ArchCity had recently filed several cases challenging the constitutionality of modern-day debtors’ prisons—the jailing of poor people because they are unable to pay court fines and fees—and Strode changed his focus to helping build the organization’s civil rights litigation unit through impact litigation targeting this practice as well as police misconduct and inhumane jail conditions. In his short time there, he and his colleagues have filed more than 30 civil rights lawsuits in federal court, partnering on some with Civil Rights Corps in Washington, D.C., founded by Alec Karakatsanis ’08. Strode played a significant role in obtaining a landmark judgment against the city of Jennings for imprisoning people unable to pay municipal fines: $4.75 million for a class of about 2,000 people. Settled in 2016, the case resulted in sweeping policy changes that serve as a model for legal reforms in other courts.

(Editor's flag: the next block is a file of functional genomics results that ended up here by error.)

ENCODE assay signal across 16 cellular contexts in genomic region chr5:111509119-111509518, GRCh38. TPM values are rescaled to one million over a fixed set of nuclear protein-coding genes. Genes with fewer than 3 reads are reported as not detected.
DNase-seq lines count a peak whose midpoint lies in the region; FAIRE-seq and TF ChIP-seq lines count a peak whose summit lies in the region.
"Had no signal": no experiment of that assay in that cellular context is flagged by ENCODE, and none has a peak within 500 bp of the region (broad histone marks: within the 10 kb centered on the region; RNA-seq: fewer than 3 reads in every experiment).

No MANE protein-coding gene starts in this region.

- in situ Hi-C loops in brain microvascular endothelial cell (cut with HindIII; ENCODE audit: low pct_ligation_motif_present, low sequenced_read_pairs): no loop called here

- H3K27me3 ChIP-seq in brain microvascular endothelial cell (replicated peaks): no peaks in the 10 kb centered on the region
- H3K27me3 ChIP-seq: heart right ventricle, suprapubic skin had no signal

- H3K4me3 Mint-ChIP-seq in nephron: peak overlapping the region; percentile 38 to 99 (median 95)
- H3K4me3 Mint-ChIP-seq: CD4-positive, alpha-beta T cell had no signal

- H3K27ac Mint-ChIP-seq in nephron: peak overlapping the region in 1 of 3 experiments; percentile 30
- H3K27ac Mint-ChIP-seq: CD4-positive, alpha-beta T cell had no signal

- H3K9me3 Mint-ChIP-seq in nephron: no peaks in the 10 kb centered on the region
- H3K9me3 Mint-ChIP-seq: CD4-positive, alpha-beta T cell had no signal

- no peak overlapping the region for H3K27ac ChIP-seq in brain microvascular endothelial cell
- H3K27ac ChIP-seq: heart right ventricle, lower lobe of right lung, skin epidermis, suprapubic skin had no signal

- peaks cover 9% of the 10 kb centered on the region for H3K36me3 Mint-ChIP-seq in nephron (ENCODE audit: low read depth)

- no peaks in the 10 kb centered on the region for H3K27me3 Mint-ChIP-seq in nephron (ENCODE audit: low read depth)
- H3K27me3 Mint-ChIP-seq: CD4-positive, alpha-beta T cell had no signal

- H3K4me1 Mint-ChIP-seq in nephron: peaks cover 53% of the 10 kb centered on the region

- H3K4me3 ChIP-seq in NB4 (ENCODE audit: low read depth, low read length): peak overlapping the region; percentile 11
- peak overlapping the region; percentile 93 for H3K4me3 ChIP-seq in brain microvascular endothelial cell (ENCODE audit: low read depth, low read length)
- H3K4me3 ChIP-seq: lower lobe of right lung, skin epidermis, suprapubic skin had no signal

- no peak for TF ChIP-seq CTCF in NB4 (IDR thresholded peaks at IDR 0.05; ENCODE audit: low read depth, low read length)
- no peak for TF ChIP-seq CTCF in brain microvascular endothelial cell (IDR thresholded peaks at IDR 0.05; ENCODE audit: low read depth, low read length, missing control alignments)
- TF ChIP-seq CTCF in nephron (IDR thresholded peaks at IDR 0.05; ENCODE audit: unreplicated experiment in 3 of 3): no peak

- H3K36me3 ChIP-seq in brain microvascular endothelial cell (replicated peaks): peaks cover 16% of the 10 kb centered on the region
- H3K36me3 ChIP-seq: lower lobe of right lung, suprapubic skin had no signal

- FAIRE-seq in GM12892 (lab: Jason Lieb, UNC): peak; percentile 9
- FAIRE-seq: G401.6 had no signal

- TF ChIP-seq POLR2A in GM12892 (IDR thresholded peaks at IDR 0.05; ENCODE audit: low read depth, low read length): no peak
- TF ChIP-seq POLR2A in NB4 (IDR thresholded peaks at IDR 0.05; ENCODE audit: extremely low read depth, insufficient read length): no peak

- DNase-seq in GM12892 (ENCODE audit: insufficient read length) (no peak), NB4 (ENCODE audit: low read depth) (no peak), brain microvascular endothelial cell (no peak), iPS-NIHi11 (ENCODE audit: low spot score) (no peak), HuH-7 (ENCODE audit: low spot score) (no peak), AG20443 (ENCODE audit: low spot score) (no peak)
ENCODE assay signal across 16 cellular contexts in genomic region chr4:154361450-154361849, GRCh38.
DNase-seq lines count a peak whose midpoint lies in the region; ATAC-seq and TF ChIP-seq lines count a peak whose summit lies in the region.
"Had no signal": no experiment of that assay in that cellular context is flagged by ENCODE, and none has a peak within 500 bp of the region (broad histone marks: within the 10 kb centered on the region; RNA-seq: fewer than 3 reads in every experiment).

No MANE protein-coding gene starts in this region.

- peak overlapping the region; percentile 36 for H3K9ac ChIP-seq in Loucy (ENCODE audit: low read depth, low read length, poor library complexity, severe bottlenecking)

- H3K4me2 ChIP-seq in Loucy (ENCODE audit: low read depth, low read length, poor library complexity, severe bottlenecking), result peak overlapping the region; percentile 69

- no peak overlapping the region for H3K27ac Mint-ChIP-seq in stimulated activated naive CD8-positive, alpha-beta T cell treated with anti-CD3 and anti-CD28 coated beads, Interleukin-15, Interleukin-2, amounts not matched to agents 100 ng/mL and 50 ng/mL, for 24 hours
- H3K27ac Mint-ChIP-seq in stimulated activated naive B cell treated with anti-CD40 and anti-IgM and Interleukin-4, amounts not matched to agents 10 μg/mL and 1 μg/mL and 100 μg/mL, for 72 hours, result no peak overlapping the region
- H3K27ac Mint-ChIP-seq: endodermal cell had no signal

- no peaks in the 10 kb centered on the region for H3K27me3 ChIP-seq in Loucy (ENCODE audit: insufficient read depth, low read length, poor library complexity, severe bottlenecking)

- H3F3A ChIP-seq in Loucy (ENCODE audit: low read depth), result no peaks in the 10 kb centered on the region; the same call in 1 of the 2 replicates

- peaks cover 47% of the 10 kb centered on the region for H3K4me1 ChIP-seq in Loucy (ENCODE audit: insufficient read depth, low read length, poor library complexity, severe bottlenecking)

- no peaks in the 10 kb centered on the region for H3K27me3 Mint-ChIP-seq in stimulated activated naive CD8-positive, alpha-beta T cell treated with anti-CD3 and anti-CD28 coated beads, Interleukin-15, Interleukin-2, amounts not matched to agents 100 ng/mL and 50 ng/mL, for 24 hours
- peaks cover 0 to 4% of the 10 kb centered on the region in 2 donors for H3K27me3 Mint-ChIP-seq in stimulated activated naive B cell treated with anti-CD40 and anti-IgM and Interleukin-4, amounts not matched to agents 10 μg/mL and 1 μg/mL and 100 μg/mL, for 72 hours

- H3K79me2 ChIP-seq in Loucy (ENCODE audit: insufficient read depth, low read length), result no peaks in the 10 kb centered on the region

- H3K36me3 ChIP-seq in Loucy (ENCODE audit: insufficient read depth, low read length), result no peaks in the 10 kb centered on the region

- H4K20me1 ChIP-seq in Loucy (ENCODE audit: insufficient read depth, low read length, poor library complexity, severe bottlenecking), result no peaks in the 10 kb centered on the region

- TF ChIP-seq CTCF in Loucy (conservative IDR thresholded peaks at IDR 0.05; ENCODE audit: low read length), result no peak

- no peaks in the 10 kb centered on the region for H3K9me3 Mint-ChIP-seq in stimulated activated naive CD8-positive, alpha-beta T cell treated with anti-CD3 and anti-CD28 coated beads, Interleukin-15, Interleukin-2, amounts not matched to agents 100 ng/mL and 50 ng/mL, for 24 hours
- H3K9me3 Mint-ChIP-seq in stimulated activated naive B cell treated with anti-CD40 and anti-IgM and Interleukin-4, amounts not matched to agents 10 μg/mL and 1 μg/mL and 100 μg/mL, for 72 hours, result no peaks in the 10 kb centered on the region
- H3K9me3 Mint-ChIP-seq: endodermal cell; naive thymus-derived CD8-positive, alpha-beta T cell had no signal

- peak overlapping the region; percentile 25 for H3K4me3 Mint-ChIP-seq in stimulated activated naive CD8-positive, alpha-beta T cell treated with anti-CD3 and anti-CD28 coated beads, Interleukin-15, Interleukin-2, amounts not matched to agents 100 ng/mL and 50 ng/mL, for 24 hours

In January 2018, at the age of 30, Strode was named ArchCity’s new executive director when Harvey decided to leave.

“My goal is the same as our organizational goal: to combat the criminalization of poverty and state violence against poor people and people of color,” he says.

“Our clients are poor and overwhelmingly people of color, which in St. Louis means overwhelmingly black. We are seeking systemic change with and for them, which is only possible through a concerted effort of both legal and nonlegal advocacy. We’re calling for nothing less than that.”